Arles, February 1888 – 1889

The excitement and intensity of the Parisian art scene proved too much for van Gogh, so he moved to the more tranquil setting of Arles in the heart of Provence. The strong light and clear skies of the region inspired the artist.  And, just as Paris had freed him of using earth tones, his experience in Arles unlocked his passion for intense color.  Paintings such as Italian Woman 1887-88? (Musée d’Orsay, Paris) and The Zouave, 1888 (Van Gogh Museum, Amsterdam) incorporate tones of vivid red, pink, yellow, violet and green and mirror van Gogh’s enthusiasm for his new home. 

In Arles, van Gogh became friendly with the postman Joseph Roulin and his wife Augustine.  The artist painted them and their three children more frequently than any sitters other than himself.  In the Boston viewing of Van Gogh: Face to Face, there are 17 Roulin portraits¾the greatest number of Roulin portraits ever on view in an exhibition¾including seven versions of The Postman Joseph Roulin.  Representing the Roulin family became one of van Gogh’s most ambitious projects; the artist wrote to his brother Theo, “But I have made portraits of a whole family…if I manage to do this whole family better still, at least I shall have done something to my liking and something individual.”  Of all the people he painted, van Gogh expressed the greatest enthusiasm for Joseph Roulin, who continued to visit the artist after he was hospitalized in Arles. 

While living in Arles in 1888, van Gogh wrote to his friends Émile Bernard and Gauguin, urging each of them to send him a self-portrait, promising that he, in turn, would do the same.  Eventually, Gauguin traveled to Arles to live and paint with van Gogh.  The artists worked together for two months before their relationship became strained.  The situation culminated in a violent argument on December 23.  That night van Gogh mutilated his left ear and was subsequently hospitalized.  During his remaining four months in Arles, he was plagued by recurring attacks of mental and physical illness, now generally thought to have been a form of epilepsy.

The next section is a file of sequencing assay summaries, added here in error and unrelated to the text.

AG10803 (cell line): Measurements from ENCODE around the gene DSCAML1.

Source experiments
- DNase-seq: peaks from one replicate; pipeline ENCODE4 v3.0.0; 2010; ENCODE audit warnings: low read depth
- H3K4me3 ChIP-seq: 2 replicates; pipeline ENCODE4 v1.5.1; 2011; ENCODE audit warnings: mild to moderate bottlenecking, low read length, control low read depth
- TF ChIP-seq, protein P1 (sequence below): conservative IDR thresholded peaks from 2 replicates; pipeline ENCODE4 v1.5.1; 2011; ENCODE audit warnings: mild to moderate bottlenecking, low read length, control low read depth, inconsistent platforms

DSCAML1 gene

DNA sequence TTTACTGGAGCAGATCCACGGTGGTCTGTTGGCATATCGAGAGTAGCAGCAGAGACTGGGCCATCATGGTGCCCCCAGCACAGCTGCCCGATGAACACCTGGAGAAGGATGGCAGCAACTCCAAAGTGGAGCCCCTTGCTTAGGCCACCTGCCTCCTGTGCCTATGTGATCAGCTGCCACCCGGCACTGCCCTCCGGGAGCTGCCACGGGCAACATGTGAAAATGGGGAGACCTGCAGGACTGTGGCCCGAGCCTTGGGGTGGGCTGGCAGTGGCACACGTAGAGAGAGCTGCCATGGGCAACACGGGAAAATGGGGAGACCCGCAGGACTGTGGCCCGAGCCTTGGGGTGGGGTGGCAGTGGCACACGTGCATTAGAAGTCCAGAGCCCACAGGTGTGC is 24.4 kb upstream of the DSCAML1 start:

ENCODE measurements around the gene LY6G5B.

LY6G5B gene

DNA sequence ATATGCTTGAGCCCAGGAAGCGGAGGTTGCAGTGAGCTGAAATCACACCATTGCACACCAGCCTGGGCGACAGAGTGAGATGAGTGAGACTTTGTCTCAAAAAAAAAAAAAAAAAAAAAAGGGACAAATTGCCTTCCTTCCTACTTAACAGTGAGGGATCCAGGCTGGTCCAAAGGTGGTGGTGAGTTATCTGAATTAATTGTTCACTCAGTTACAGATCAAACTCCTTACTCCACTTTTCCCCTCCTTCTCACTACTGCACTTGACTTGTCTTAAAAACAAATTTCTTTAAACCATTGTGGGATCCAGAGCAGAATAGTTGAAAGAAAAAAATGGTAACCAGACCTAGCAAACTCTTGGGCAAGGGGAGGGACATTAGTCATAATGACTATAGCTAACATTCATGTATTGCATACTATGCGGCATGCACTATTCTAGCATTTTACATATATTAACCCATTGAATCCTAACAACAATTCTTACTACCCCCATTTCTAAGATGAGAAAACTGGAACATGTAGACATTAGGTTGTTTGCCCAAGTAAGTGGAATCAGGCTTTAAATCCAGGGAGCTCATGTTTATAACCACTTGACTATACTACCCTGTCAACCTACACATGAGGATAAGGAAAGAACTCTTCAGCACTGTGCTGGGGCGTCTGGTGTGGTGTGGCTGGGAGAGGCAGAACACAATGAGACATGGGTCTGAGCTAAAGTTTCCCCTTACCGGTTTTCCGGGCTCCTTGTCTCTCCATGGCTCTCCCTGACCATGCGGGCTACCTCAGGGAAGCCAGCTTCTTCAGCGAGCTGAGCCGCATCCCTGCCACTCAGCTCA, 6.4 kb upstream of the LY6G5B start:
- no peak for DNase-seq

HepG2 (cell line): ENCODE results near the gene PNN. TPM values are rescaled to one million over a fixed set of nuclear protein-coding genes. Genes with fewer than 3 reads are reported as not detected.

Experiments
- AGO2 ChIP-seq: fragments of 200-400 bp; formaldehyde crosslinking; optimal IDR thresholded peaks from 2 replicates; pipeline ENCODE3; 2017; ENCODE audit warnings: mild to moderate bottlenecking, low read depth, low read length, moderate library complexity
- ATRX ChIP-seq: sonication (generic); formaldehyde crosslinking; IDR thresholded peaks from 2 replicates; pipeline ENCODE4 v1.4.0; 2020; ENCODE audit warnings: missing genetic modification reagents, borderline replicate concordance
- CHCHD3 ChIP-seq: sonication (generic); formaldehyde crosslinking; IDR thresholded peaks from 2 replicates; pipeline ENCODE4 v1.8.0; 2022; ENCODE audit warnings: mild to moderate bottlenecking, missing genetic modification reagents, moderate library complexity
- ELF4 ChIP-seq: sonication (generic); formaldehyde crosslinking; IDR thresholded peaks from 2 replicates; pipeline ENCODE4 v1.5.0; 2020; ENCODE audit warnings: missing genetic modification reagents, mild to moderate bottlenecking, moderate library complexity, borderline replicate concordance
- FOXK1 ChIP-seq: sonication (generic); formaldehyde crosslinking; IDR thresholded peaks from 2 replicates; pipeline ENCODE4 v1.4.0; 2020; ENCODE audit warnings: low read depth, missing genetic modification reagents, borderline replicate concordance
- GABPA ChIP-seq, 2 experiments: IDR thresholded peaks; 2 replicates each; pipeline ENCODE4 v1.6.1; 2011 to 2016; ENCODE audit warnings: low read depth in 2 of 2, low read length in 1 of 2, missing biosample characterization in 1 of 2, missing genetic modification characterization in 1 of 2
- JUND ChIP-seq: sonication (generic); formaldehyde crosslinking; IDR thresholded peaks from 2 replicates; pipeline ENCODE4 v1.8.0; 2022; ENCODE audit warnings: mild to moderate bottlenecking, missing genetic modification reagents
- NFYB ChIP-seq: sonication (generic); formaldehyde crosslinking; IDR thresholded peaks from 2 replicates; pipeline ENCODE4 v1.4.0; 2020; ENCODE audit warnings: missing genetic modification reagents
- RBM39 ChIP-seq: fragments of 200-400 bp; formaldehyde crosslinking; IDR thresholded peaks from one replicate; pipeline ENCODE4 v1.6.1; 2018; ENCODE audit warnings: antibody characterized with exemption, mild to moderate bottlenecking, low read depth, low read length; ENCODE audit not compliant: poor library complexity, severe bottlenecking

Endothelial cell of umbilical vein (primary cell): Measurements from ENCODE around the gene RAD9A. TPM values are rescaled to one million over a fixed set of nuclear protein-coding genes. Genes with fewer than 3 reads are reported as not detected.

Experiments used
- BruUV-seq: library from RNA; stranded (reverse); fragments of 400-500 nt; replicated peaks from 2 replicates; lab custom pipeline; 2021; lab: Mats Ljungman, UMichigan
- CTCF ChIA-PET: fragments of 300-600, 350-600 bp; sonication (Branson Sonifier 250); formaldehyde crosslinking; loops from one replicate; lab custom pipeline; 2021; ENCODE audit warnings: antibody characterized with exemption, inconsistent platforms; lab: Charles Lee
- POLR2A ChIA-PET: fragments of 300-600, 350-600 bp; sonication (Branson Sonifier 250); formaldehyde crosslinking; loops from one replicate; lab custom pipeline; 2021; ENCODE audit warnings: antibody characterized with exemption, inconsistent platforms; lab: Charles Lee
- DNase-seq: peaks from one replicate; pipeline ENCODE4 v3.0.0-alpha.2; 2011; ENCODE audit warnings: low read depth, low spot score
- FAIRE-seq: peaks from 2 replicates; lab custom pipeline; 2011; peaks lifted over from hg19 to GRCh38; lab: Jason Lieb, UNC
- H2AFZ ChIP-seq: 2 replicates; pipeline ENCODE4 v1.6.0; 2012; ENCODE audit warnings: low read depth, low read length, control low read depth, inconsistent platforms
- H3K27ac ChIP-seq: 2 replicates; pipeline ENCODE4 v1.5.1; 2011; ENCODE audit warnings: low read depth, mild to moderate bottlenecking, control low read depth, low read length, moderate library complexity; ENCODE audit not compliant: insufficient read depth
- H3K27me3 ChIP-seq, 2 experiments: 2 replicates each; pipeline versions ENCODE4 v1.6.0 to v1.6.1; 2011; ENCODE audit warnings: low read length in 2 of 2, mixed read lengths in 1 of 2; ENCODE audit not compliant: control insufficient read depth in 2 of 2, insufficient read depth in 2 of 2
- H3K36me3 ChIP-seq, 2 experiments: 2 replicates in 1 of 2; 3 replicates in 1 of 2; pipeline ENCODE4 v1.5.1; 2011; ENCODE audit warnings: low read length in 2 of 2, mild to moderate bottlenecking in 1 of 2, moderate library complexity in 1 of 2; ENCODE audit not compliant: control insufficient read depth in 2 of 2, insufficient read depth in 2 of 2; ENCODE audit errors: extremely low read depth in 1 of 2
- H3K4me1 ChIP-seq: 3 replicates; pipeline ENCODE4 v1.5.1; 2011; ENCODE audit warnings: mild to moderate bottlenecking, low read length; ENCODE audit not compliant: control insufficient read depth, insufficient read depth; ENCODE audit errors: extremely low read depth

St.-Rémy and Auvers, May 1889 – July 1890

Following the most devastating of his attacks in Arles, van Gogh committed himself to an asylum in nearby St.-Rémy in May 1889.  Van Gogh experienced four seizures at the asylum, during which he could not paint, but between the attacks he was able to work.  His access to models was extremely restricted, so once again he resorted to self-portraiture. Van Gogh: Face to Face showcases one of his two final self-portraits of 1889 (National Gallery of Art,Washington), about which he wrote, “They say…that it is difficult to know yourself¾but it isn’t easy to paint yourself either.  I am working on two portraits of myself at this moment…One I began the day I got up; I was thin and pale as a ghost.”

Van Gogh’s desire to be closer to Theo and his family, and to the artistic stimulus of Paris, soon overcame him.  He left the asylum in St.-Rémy and moved to Auvers, where he was under the care of Dr. Gachet, an amateur artist who was a serious collector of modern art and admired van Gogh’s paintings.

While there, van Gogh explored the nearby countryside and painted the local inhabitants, including Adeline Ravoux, the daughter of his innkeeper. The portrait, Adeline Ravoux, 1890 (The Cleveland Museum of Art) captures the soulful gaze of the sitter and conveys the emotion and personality that van Gogh deemed essential to portraiture. 

Van Gogh’s exhilaration and extraordinary productivity were short-lived.  On July 27, 1890, the painter went alone into the countryside and shot himself in the chest.  Despite severe injury, he struggled back to his room but died two days later and was buried at Auvers.  Theo wrote to their mother, “Life was such a burden to him, but now, as often happens, everyone is full of praise for his talents.”

MUSEUM OF FINE ARTS, BOSTON 
www.mfa.org